And where's thy victory, boasting Grave?
THE GOD OF THUNDER. O THE immense, th' amazing height, The boundless grandeur of our God, Who treads the worlds beneath his feet, And sways the nations with his nod! He speaks; and lo, all Nature shakes, Heaven's everlasting pillars bow; He rends the clouds with hideous cracks, And shoots his fiery arrows through. Well, let the nations start and fly At the blue lightning's horrid glare, Atheists and emperors shrink and die, When flame and noise torment the air. Let noise and flame confound the skies, And drown the spacious realms below; Yet will we sing the Thunderer's praise, And send our loud Hosannas through. Celestial King, thy blazing power Kindles our hearts to flaming joys; We shout to hear thy thunders roar, And echo to our Father's voice. Thus shall the God our Saviour come, And lightnings round his chariot play : Ye lightnings, fly to make him room; Ye glorious storms, prepare his way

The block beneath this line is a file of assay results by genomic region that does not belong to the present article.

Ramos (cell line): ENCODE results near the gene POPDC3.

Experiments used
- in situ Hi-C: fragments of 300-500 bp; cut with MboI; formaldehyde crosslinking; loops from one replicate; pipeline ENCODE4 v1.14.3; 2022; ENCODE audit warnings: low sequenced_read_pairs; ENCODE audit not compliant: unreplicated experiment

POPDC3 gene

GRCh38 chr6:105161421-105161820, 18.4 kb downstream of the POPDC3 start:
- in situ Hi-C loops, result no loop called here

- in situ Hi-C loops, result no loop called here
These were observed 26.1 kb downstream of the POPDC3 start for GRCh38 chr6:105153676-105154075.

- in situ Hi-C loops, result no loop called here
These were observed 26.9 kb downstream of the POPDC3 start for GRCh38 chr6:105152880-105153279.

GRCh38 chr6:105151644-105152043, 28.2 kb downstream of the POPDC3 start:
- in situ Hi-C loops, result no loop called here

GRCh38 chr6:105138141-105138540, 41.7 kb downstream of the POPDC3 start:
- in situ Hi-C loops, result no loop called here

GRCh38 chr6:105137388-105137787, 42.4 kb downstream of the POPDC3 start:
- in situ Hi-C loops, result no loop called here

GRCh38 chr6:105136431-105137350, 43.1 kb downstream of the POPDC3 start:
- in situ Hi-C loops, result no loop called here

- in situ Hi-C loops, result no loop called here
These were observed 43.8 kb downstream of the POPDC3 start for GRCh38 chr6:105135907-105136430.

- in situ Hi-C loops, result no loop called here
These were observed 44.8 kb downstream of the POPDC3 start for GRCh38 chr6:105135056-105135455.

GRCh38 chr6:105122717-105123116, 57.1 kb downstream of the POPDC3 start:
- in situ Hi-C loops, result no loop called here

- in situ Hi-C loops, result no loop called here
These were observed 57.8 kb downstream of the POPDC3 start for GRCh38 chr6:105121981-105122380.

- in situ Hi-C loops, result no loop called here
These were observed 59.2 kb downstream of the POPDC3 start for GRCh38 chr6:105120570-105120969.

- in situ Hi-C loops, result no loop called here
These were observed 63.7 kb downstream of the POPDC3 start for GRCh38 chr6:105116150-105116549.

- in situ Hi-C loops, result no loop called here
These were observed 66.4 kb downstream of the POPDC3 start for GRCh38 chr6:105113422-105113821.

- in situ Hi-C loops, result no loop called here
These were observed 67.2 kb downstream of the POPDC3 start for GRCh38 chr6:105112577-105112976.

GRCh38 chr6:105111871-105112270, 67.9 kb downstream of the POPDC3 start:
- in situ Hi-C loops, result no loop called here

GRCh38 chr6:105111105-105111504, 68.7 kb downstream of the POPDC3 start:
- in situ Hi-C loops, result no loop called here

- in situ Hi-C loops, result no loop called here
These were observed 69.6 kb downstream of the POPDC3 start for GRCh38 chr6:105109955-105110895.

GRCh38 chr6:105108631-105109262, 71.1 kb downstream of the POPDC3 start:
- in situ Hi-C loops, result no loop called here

How the poor sailors stand amaz'd and tremble!
While the hoarse thunder, like a bloody trumpet,
Roars a loud onset to the gaping waters
Quick to devour them,
Such shall the noise be, and the wild disorder,
(If things eternal may be like these earthly)
Such the dire terrour when the great Archangel
Shakes the creation;
Tears the strong pillars of the vault of Heaven,
Breaks up old marble, the repose of princes;
See the graves open, and the bones arising,
Flames all around them.
Hark, the shrill outeries of the guilty wretches!
Lively bright horrour, and amazing anguish, [lies
Stare through their eye-lids, while the living worm
Gnawing within them.
Thoughts, like old vultures, prey upon their heart-